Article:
Owing to the shortage of warships, Andrews had none permanently under his command. The plan was that should the Eastern Sea Frontier come under attack by surface raider or U-boat, Andrews would call upon the Atlantic Fleet for warships. In view of that fleet’s commitments to escort troop convoys and to other tasks, the prospects of help to combat U-boats were thin to nonexistent, at least until the new King convoy plan was approved. Accordingly, Andrews had mobilized and brought to war readiness what one official naval historian aptly labeled a “tatterdemalion fleet,” consisting of twenty small craft: seven Coast Guard cutters (the 165-foot Dione and six 125-footers), four prewar 110-foot SCs, three 200-foot, World War I Eagle-class subchasers, two ancient (1905) gunboats, and four large (170- to 245-foot) converted yachts. Of these vessels, only the Norfolk-based, 16-knot, Coast Guard cutter Dione, which had a single 3/50 caliber bow gun and stern depth-charge tracks, was anywhere near capable of engaging a U-boat. Moreover, only Dione and two other vessels were consistently reliable mechanically.
Nor did Andrews command any land-based combatant aircraft with which to fight U-boats. This situation was akin to that of the Royal Navy in 1939 when the Admiralty did not yet exercise operational control of Coastal Command. This has not been understood, apparently, by many historians of the U-boat war and thus demands explanation and clarification. From the perspective of the 1990s, the story seems quaint, even a bit preposterous.
Between the World Wars, when it became obvious that aircraft had become an important instrument of warfare, American Army and Navy leaders fell into hot disputes over strategic control of military aviation. In this bureaucratic struggle, the Army won an important victory: All land-based aircraft—notably bombers of all types—were to be assigned to the Army Air Corps (from June 20, 1941, Army Air Forces), a semiautonomous branch of the Army. Under the agreement, which had the force of law, the U.S. Navy, like the Royal Navy, was restricted to capitalship- and carrier-based aircraft, big flying boats or seaplanes (such as Sunderlands, Catalinas, and Mariners), and rigid dirigibles and nonrigid blimps, plus a few non-combatant wheeled, executive, utility, and trainer aircraft based ashore.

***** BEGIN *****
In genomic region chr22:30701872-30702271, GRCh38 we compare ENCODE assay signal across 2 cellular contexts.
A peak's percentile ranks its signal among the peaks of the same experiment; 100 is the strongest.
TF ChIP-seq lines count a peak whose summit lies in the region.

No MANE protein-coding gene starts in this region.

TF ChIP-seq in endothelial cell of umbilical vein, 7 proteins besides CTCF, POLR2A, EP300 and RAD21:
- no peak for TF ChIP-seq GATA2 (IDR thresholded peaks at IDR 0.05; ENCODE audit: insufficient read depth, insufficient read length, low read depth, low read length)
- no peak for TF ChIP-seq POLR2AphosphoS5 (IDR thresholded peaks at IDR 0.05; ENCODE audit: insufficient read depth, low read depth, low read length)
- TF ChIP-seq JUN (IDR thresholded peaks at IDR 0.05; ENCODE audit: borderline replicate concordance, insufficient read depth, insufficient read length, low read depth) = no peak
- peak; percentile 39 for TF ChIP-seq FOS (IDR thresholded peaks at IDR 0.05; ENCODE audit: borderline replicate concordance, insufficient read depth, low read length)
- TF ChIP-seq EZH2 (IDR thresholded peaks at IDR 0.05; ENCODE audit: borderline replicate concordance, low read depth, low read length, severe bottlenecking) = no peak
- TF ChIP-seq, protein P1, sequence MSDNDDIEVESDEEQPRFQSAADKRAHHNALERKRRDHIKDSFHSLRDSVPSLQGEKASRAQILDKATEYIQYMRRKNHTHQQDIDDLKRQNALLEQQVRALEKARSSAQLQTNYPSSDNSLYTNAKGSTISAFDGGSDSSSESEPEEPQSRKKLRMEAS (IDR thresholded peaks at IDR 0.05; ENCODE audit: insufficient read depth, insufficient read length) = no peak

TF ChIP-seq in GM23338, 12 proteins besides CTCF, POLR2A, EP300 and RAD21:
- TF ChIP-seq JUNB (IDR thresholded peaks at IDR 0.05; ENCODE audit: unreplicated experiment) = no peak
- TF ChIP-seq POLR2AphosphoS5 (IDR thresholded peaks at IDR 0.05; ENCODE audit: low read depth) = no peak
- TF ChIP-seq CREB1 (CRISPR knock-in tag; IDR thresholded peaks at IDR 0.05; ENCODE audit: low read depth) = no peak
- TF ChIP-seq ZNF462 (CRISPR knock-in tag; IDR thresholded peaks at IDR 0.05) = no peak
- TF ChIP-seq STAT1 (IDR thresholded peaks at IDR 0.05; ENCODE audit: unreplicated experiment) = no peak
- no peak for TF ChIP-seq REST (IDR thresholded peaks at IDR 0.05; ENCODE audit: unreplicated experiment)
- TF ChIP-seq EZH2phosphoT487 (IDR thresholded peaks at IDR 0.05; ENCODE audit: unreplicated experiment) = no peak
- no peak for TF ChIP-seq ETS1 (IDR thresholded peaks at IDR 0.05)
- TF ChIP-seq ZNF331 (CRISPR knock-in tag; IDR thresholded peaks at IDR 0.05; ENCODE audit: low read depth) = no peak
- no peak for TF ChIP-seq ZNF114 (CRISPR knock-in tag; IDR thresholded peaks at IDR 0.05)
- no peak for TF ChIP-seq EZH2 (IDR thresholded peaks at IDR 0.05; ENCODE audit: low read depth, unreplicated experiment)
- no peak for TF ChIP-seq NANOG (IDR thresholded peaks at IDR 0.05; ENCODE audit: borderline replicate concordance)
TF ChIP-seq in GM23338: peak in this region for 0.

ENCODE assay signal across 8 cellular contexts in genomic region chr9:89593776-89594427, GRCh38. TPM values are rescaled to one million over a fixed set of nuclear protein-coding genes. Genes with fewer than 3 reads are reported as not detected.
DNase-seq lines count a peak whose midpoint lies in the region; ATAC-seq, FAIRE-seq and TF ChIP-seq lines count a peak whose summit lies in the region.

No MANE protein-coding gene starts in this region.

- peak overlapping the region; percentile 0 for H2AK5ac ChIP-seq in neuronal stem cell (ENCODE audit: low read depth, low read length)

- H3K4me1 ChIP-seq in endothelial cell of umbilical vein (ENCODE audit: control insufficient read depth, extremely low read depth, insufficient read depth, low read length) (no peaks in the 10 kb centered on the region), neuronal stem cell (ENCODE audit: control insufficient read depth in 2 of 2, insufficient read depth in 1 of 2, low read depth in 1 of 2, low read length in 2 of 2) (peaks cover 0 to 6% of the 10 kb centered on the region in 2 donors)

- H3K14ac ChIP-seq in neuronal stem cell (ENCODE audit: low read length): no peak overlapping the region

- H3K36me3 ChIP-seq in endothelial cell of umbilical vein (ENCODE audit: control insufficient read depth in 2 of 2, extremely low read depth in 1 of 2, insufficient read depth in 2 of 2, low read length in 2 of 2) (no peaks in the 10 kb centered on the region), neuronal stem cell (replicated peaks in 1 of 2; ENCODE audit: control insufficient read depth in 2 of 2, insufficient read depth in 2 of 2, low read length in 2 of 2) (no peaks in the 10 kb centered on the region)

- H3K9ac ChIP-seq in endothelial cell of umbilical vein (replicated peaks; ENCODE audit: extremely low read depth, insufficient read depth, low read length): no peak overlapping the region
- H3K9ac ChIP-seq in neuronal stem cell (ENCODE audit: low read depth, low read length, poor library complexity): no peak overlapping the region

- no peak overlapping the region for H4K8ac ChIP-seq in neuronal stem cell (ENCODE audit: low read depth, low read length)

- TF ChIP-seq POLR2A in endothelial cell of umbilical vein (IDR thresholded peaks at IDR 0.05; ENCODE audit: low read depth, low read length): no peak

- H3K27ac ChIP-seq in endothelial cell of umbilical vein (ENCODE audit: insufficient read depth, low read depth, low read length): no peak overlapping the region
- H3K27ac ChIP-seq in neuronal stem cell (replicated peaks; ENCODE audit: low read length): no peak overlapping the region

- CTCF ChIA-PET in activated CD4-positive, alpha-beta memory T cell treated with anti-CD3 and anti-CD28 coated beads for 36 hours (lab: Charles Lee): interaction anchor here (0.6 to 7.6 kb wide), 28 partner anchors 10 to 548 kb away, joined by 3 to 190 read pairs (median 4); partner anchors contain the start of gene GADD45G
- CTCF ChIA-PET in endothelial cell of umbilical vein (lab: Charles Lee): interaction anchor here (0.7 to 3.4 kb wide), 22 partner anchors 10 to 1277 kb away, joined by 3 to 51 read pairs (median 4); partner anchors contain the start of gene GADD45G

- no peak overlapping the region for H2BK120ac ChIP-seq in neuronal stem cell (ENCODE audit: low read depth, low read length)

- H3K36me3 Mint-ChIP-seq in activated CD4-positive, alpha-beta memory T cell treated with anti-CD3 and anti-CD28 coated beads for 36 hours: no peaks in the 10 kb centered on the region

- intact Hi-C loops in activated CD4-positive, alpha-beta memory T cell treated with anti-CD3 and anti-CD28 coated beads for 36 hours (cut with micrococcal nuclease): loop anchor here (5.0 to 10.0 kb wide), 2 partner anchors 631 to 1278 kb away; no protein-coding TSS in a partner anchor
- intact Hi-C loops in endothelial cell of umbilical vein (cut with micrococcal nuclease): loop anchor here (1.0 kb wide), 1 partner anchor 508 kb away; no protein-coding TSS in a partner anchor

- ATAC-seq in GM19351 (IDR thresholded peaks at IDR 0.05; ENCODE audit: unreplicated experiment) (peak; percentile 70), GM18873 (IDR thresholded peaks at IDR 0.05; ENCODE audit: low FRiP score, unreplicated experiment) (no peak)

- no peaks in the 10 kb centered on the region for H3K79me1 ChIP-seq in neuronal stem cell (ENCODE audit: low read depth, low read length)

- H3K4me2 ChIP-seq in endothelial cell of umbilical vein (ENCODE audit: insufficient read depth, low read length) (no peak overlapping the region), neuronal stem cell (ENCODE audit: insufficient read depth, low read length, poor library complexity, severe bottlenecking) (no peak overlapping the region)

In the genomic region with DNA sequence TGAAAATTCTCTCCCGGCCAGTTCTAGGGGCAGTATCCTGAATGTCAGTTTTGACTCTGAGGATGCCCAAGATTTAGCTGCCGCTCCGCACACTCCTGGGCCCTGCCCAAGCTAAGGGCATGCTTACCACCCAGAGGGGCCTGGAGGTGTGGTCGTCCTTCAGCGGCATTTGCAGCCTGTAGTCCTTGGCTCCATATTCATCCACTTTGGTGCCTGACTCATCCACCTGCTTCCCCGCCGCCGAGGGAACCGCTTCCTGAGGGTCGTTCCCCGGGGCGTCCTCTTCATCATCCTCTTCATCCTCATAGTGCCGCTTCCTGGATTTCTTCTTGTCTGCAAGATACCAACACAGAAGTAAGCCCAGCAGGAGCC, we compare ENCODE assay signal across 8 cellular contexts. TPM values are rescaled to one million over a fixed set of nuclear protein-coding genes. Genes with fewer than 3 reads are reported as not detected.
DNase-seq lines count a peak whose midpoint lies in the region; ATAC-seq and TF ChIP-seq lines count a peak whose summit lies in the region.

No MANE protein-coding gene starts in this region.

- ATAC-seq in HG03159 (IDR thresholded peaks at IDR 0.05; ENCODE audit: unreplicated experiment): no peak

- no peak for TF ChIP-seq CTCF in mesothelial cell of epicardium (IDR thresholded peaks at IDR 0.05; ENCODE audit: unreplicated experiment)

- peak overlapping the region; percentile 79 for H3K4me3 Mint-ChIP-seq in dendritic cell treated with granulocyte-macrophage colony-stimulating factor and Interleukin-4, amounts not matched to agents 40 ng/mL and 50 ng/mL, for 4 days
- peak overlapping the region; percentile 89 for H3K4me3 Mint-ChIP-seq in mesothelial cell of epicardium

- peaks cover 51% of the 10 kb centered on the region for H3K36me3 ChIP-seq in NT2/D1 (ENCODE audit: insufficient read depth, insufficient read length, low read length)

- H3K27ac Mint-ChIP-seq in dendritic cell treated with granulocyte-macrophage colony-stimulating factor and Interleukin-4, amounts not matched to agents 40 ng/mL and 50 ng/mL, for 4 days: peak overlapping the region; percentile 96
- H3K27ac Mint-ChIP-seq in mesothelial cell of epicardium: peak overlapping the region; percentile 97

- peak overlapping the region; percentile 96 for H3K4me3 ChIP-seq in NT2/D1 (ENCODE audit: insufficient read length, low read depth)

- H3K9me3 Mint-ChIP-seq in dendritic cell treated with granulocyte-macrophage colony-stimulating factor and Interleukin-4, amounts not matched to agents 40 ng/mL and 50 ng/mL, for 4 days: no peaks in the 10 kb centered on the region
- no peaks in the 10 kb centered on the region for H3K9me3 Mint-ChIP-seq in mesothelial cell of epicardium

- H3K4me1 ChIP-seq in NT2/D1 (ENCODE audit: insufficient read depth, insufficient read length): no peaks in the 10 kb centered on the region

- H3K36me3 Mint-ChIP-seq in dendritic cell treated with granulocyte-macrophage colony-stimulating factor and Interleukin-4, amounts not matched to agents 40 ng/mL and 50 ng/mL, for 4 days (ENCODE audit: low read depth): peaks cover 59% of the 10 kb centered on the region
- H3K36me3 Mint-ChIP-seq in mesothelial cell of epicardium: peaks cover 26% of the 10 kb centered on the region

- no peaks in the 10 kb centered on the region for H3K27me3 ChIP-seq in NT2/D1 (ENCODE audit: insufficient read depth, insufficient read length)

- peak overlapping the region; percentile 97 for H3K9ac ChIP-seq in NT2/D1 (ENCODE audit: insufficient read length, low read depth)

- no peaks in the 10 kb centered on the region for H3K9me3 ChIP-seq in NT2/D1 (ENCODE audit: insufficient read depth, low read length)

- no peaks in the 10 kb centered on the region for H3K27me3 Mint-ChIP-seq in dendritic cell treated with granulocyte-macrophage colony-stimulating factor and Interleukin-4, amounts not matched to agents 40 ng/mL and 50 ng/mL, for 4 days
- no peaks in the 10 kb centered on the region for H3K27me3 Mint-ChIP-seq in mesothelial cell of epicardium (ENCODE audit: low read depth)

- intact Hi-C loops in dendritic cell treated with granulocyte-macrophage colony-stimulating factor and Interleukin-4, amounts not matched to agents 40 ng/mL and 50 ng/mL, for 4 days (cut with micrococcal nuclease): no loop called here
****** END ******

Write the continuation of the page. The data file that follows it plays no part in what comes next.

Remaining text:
On January 12, 1942, Admiral Ingersoll’s Atlantic Fleet had under its control 150 aircraft other than those based on ships: about 100 Catalinas and about 50 scout and utility planes. The Catalinas—known as patrol bombers—were based in Iceland (8), Argentia (8), Newport, Rhode Island (6), Norfolk (38), San Juan, Puerto Rico (12), Coco Solo, Panama (24), and Natal, Brazil (6). Like the Sunderland force of the Royal Navy in 1939, the primary mission of the Catalina force was to seek out and warn of enemy capital ships (such as Tirpitz) that posed a threat to the Atlantic Fleet or to the Panama Canal or other important coastal installations. In addition, the sixteen Catalinas at Argentia and Iceland provided limited convoy escort between those places.
Owing to the deliveries of Catalinas to the British* under Lend-Lease and to the loss of Catalinas in the attack on Pearl Harbor, in early 1942 the Navy was desperately short of Catalinas and the newer seaplane patrol-bomber, the Mariner. In order to help overcome this shortage, King had to suspend the deliveries of Catalinas to the Royal Navy from January through March 1942. Although the deliveries were to resume in April (climbing to fifty aircraft per month), the temporary suspension annoyed the Admiralty and provided yet another reason to berate King, who sent most of the Catalina production in those months to the Pacific to replace the Catalina losses at Pearl Harbor and elsewhere.